The Unreachable Height of High Fashion: A Critique on the Facade of Inclusivity
Updated: Mar 11
A critique, not on the most elite in the fashion industry, but rather the guise of its inclusive promotion.
High fashion is often considered the pinnacle of the fashion industry, showcasing luxurious fabrics, intricate designs, and unparalleled craftsmanship. It is an art form that has captured the imaginations of many and has become a symbol of wealth, status, and exclusivity. However, despite its undeniable appeal and promotion of inclusivity, high fashion remains largely unattainable to the masses.
The primary reason for this is the exorbitant cost of high fashion garments. High fashion designers invest a tremendous amount of time, effort, and resources into creating their pieces, from sourcing the finest materials to hiring skilled artisans to bring their visions to life. This level of craftsmanship and attention to detail comes with a high price tag, which only a select few can afford.
In addition to the cost, high fashion is also characterized by its limited availability. Most high fashion houses produce only a small number of each garment, making them highly coveted and exclusive. This scarcity drives up the price even further, as demand far exceeds supply.
Moreover, the exclusivity of high fashion is carefully cultivated by designers and fashion houses. They create an aura of exclusivity around their brand, using a range of marketing and PR tactics to create a sense of aspiration and desire among consumers. The result is that high fashion becomes not just a symbol of wealth and status but also a means of self-expression and identity formation. Yet, it also balances a false attainability by leveraging unique models.
Models, especially high fashion models, are promoted under the guise of inclusivity and unique beauty rather than "cookie cutter" beauty to make it appear to the consumer that anyone can be a model. However, the real industry folks know that uniqueness is luxury and is ultimately unattainable. Once the fashion industry realized that anyone could become skinny and dye or cut their hair to become a model and they received major criticism for not being inclusive.
The genius minds of the industry realized they could fool the public by promoting 'inclusive beauty' under the guise of being inclusive of all body types and features including freckles, large eyes, vitiligo, etc. This is the type of beauty is that is real luxury because these body features are simply unattainable to the everyday person. Their product becomes more luxurious under the facade of inclusivity.
I am not knocking the fashion industry for being inclusive, because it has become more inclusive, but rather critiquing brands for promoting it as such knowing they are hiring these models to make their brand feel more exclusive. It's a rather interesting and complex oxymoron.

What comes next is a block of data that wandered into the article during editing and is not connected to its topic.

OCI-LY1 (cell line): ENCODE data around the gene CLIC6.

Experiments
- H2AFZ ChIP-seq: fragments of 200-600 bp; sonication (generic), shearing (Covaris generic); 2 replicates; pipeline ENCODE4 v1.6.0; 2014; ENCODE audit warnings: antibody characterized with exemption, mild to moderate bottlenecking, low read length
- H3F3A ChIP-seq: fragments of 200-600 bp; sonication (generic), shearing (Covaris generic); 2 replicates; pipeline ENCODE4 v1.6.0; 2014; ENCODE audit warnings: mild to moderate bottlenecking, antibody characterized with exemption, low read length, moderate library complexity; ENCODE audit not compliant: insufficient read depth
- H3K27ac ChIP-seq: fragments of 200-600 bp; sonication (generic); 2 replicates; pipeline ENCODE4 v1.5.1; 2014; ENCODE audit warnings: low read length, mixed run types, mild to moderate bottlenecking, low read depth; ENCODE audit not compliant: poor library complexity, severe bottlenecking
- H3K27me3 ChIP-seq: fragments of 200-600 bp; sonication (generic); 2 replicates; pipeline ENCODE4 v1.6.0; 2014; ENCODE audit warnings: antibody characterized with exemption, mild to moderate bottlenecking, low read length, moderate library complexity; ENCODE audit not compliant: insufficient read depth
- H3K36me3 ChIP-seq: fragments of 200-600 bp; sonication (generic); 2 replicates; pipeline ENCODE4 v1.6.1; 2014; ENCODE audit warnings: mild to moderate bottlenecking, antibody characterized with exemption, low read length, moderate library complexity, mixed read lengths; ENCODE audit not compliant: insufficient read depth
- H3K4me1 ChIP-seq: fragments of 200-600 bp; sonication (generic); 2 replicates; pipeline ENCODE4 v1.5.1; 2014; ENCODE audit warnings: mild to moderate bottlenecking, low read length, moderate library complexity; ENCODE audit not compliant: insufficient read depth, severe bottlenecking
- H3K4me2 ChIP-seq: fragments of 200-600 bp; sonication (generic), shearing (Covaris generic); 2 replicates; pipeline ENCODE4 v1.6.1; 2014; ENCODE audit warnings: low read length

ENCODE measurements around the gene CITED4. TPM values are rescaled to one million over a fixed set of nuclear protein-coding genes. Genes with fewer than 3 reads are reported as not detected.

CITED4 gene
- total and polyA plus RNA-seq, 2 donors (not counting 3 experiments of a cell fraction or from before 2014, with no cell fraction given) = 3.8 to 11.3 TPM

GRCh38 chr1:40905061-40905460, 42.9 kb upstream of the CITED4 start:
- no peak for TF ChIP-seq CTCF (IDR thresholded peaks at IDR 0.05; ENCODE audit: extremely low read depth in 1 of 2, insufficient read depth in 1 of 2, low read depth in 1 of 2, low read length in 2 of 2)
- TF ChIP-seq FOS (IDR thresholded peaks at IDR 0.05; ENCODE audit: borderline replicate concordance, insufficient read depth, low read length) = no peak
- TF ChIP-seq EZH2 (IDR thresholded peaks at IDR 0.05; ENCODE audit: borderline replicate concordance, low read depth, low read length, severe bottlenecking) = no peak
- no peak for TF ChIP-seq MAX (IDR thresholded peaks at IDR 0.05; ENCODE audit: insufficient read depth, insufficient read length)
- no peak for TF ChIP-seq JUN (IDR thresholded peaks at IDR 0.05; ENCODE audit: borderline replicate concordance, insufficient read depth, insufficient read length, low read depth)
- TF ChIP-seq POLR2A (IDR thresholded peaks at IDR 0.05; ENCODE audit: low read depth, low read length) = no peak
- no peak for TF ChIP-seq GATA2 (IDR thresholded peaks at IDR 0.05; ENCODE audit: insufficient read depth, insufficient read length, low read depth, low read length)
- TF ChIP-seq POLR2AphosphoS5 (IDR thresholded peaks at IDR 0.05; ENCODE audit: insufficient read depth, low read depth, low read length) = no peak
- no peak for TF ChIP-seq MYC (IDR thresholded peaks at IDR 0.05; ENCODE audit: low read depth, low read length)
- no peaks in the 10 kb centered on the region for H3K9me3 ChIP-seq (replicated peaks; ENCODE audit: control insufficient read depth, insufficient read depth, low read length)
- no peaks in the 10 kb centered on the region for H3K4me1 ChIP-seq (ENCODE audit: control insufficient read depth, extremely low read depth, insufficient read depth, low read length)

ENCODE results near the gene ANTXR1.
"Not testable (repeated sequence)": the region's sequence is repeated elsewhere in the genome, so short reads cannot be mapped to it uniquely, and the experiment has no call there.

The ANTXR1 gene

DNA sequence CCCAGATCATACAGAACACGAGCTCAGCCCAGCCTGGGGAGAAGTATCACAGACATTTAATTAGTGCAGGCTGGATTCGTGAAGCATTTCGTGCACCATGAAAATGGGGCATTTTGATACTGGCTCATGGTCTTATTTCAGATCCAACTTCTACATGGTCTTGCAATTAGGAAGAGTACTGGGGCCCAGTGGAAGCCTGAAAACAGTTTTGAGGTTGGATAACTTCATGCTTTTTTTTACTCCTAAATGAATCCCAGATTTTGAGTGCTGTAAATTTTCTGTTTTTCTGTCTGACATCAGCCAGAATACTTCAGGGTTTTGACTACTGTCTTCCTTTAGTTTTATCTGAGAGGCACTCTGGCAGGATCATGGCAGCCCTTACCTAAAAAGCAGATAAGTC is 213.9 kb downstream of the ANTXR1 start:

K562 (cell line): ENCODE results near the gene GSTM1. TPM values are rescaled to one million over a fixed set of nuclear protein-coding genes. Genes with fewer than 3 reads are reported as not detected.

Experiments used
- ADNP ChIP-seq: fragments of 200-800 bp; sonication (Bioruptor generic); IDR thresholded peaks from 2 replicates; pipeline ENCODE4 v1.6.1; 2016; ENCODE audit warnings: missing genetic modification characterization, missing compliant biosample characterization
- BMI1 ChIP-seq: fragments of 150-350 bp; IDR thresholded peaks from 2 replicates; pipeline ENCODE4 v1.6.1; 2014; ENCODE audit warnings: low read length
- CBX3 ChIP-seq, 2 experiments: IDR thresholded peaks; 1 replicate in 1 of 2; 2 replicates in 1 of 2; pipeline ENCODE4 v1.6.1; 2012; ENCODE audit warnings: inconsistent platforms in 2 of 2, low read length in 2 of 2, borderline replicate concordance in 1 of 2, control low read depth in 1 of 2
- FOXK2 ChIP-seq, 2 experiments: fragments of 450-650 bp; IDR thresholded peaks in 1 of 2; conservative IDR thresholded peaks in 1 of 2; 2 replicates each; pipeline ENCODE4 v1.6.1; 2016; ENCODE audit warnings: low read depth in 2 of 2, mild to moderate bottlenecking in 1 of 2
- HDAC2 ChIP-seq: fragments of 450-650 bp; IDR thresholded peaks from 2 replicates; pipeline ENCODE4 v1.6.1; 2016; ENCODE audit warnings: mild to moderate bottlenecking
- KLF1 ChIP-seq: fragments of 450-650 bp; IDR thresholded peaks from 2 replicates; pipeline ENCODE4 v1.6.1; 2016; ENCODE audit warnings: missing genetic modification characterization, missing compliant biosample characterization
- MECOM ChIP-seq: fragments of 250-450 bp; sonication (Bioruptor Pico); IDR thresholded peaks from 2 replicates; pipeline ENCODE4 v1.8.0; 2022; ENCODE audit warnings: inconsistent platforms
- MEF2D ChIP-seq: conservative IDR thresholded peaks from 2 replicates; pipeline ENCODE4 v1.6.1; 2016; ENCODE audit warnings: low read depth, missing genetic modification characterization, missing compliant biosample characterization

While it is tempting to believe that high fashion could be made more accessible to the masses, this is unlikely to happen. The exclusivity, unique models, and high cost of high fashion are central to its identity and appeal. Without these elements, it would lose much of its cachet and allure.
There are, of course, some efforts to make high fashion more accessible, such as collaborations between high fashion designers and high street retailers. These collaborations bring the design expertise and prestige of high fashion to a wider audience, at a more affordable price point. However, even these collaborations are limited in scope and availability, and they often sell out quickly, leaving many consumers disappointed.
Another angle to consider when examining why high fashion will never be reachable to the masses is the aspirational aspect of the industry. High fashion is not just about the clothes themselves but also the lifestyle and image they represent.
Fashion shows, advertisements, and celebrity endorsements all promote a certain ideal of glamour, sophistication, and luxury that is highly aspirational but largely unreachable for most people. High fashion brands promote a certain lifestyle that is often associated with the rich and famous, such as traveling to exotic destinations, attending exclusive parties, and wearing the latest designer clothes.
For many consumers, this aspirational aspect of high fashion is a significant draw. They may not be able to afford the clothes themselves, but they can still buy into the image and lifestyle that these clothes represent. This is why high fashion brands invest so heavily in marketing and branding, creating a sense of exclusivity and aspiration around their products.
However, this aspirational aspect of high fashion is ultimately unattainable for most people. The lifestyle and image promoted by high fashion brands require a level of wealth, status, and privilege that is out of reach for the vast majority of consumers. Even if they could afford to buy a high fashion garment, they may not have the same opportunities to travel, socialize, and live the lifestyle associated with these clothes and will have to be content admiring from afar.
In conclusion, while high fashion may be admired and coveted by many as an art form (as it should) the heights of high fashion are unreachable to most, despite the aspirational imagery. The cost, exclusivity, models, and scarcity that define high fashion are essential to its identity and appeal. As such, high fashion will continue to be a symbol of wealth, status, and exclusivity, available only to a select few who can afford it.